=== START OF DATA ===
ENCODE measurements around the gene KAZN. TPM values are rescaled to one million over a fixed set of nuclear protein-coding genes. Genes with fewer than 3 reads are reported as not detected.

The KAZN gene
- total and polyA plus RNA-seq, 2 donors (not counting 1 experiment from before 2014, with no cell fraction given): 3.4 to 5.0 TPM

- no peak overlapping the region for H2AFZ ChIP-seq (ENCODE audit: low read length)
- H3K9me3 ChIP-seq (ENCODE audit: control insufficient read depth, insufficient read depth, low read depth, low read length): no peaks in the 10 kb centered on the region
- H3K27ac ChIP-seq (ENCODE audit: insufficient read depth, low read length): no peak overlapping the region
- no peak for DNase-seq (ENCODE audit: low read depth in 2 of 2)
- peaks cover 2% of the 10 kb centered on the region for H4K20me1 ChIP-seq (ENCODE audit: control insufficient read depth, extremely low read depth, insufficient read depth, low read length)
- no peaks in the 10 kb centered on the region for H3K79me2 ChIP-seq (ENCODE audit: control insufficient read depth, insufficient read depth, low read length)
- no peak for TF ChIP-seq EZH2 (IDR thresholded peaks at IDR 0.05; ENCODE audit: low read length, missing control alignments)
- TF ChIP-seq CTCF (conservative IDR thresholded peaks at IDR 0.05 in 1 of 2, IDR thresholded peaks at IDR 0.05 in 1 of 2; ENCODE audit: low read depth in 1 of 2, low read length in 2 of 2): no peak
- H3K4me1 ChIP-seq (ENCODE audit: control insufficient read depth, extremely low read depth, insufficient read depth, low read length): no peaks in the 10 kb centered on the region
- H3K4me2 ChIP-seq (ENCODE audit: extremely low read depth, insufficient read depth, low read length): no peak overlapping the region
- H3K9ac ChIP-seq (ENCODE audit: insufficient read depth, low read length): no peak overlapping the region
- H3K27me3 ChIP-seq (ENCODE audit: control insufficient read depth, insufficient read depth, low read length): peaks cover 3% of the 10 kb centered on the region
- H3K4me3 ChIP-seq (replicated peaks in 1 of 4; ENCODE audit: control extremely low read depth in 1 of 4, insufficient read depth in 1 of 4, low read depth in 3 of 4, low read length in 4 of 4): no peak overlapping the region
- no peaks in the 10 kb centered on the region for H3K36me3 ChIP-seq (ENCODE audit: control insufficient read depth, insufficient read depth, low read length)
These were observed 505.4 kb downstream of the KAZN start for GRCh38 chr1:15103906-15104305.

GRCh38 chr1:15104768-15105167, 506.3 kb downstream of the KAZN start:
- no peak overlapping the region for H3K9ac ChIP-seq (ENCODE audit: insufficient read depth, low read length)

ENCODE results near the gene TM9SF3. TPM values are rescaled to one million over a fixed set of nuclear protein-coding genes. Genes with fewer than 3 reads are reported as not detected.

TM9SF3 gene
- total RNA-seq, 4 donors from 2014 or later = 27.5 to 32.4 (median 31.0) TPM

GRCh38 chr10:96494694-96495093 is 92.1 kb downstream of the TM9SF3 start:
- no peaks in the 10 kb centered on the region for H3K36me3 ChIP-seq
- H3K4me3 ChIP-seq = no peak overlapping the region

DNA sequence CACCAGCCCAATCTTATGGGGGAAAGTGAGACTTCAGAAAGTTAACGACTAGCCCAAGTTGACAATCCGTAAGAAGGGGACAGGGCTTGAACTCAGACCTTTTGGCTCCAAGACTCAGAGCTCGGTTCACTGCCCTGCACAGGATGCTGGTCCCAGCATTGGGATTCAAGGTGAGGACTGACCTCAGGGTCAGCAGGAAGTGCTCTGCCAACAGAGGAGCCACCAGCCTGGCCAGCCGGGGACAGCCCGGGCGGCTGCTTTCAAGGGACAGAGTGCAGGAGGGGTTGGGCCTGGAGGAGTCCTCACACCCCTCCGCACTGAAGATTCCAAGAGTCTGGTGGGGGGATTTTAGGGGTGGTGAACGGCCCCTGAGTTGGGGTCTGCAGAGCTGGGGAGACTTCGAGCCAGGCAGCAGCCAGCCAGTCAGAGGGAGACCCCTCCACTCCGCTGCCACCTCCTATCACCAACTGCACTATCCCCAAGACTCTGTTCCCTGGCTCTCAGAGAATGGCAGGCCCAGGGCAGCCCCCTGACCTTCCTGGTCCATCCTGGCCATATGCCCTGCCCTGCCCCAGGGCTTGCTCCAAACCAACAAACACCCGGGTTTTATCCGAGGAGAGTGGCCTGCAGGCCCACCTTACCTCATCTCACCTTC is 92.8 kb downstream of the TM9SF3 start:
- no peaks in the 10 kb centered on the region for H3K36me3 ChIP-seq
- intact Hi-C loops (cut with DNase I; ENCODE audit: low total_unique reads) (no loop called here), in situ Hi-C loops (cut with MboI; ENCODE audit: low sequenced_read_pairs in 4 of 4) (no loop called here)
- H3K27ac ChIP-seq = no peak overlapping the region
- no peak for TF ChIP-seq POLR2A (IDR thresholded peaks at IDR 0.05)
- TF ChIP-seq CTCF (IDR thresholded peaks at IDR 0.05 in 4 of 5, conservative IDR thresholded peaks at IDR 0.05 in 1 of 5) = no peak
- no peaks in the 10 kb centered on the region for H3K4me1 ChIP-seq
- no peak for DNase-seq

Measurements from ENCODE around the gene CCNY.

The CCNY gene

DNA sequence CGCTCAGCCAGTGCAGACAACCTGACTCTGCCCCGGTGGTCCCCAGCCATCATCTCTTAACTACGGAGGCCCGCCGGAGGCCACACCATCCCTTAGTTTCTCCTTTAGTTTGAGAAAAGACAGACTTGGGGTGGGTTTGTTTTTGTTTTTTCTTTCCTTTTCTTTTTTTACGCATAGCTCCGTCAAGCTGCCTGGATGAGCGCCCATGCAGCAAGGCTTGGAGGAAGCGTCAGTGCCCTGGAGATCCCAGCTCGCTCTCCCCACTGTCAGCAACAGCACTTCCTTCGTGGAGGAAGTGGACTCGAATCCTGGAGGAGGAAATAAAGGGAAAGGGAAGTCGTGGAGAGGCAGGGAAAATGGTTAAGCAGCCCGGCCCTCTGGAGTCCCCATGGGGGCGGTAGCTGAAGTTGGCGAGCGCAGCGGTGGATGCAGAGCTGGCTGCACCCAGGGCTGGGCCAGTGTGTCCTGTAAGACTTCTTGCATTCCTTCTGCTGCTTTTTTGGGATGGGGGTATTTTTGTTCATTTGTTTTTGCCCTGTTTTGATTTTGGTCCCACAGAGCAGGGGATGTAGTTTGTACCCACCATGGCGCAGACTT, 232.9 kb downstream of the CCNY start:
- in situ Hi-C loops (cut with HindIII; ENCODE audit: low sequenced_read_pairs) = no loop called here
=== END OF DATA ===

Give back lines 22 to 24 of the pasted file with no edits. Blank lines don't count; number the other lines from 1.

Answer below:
TM9SF3 gene
- total RNA-seq, 4 donors from 2014 or later = 27.5 to 32.4 (median 31.0) TPM

GRCh38 chr10:96494694-96495093 is 92.1 kb downstream of the TM9SF3 start: